Let’s not beat around the bush. When an English guy hears he’s going off to live in New York this is exactly what he hopes and prays America will be like…
I’ve pretty much been walking around saying ‘bottle’ repeatedly.
Now, unfortunately, I haven’t had tons of women smothering me everywhere I go, yet. But, I was able to regale my friend with this juicy bit of gossip:
ME: So I was in this bar and I asked these two girls where the toilet was.
ME: And they said “Oh are you English?” And I said “Yes!” And they said. “Oh cool. So how was your day?”
FRIEND: Ok… Then what?
ME: Well then I said, “My day was good thanks, hope yours was too.” And then I went to the toilet because I was bursting.
FRIEND: And that’s… it? That’s your anecdote.
ME: Yes! But they started a conversation with me! They asked me how my day was. In all the bars and all the clubs I’ve been to in the UK that’s not happened, girls don’t ask me questions. Not the sober ones. Normally I’m floundering about or going ‘errrr’ or something while looking at my shoes or a coin on the floor.
FRIEND: You’ve been single a while now, right?
ME: Yes, why do you ask?
There is definitely an ‘English’ factor and many have verified it as a plus which is fantastic news. I assumed that everyone would understand me easily but actually a lot of people mishear or ask me to repeat stuff every day. It shows how important tone and pitch is when we speak and because I accentuate different bits or speak in the different accent I’ve definitely been met with a lot of blank stares, more than I was expecting.
On the whole of course it’s the same language and it’s like everything’s just tweaked left a bit. We watch so much American TV you kind of absorb things and they watch UK stuff too so there aren’t loads of massive shocks just tiny frictions. Their eggplant is our aubergine. Our funny bone is their crazy bone. What we call rocket, they call arugula. My boss had a nightmare finding minced beef anywhere because they call it ground beef. The other day someone found the word ‘trousers’ absolutely hysterical when I used it.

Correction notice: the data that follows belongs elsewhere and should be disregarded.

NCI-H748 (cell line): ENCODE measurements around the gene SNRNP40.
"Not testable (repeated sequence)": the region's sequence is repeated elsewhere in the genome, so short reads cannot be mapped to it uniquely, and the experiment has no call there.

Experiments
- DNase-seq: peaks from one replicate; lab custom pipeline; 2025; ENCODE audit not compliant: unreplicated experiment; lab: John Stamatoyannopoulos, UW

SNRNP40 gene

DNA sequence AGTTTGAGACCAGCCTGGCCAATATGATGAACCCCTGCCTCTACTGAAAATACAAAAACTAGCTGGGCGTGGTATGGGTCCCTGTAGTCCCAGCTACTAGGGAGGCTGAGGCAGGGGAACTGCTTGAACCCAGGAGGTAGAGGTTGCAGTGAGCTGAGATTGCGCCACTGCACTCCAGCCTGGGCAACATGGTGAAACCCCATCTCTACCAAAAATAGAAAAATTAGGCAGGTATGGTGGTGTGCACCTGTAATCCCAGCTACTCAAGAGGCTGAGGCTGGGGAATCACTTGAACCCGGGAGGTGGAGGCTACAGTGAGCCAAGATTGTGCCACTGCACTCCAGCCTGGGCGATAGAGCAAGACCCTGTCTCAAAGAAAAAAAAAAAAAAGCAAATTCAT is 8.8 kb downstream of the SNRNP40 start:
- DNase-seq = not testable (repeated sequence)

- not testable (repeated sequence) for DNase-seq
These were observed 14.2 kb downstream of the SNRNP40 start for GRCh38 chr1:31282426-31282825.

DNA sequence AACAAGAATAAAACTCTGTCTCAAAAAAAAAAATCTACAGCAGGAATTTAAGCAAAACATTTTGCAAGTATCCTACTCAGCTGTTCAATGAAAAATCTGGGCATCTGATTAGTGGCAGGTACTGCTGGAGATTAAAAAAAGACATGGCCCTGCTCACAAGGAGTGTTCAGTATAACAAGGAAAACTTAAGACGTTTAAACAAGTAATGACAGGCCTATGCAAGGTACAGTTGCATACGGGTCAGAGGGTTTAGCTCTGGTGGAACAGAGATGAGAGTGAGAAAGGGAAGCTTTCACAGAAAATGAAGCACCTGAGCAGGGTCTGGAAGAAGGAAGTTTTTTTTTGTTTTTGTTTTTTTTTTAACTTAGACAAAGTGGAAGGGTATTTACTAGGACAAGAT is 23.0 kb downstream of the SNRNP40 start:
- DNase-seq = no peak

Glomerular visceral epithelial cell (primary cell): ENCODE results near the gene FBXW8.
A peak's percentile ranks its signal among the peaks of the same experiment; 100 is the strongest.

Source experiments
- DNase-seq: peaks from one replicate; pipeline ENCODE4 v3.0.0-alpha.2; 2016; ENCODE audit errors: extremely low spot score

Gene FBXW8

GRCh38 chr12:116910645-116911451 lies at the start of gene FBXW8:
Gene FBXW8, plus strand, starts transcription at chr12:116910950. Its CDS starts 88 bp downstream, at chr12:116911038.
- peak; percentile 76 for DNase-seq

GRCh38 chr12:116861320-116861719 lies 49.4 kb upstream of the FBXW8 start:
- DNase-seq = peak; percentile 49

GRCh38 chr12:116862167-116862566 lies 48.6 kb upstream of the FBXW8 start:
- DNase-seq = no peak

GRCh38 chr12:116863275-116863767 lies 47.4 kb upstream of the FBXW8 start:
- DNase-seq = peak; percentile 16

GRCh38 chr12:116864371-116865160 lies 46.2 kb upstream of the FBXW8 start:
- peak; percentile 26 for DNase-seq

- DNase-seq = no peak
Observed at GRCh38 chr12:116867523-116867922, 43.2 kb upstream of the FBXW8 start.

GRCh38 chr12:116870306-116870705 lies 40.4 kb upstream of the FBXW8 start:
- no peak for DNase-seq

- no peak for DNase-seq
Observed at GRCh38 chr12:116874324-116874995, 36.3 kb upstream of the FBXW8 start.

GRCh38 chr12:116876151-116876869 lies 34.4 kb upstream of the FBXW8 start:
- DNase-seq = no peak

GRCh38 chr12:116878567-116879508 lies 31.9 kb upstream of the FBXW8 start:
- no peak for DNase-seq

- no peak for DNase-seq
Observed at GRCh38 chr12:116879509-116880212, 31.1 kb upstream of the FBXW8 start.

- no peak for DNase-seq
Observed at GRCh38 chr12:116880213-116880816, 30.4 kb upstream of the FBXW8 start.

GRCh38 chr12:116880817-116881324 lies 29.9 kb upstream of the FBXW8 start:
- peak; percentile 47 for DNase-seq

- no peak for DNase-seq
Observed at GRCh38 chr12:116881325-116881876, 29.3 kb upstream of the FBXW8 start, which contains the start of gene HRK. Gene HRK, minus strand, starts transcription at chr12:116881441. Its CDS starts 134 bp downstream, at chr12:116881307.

Also, when talking about my upcoming appointment at the hairdressers I, quite hilariously, joked that I might get a ‘skinhead’. Now in England that tends to just literally mean a shaven head or short haircut. Beckham got a skinhead that time. In America it turns out that’s pretty much exclusively just a term for a white supremacist and was quite a terrible statement to make. Unfortunately I was on a first date at the time with a girl who didn’t know me at all.
Another time an American colleague turned to me and said, with a deadly serious face, “Man, I had no idea what a w**ker was, until I met you.” I’ll let you decide what he meant by that.
Some words Americans don’t seem to use at all but I’ve realised I use a lot are:
That doesn’t paint me as the most elegant of voices.
Then I’ve realised that the way I talk involves many more colloquialisms or turns of phrase than I thought. Stuff like ‘She didn’t half rabbit on’ or ‘He never cottoned on’ and things like ‘I was bricking it’ or ‘they’re chalk and cheese those two’. All those will just be met with a quizzical American face going ‘Sorry, what was that about rabbits, cotton, bricks, chalk and cheese you bizarre Englishman?’
I quite like the odd quirks and eccentricities that come over and you feel a bit unique speaking a bit differently. It definitely makes you a bit proud and so I’ve noticed that, rather than hide from it I definitely accentuate my accent and become that bit more ‘quirky Brit’. We’ll see how that works out. For now I’m enjoying the differences but fiercely clinging to my English identity (dramatic seeing as I’ve been away less than a month).
Despite the ‘language barrier’ overall things are going well.
Although, and I wish I was joking, but I estimate I walk around with this in my head around 60-65 per cent of the time (it might actually be more than that).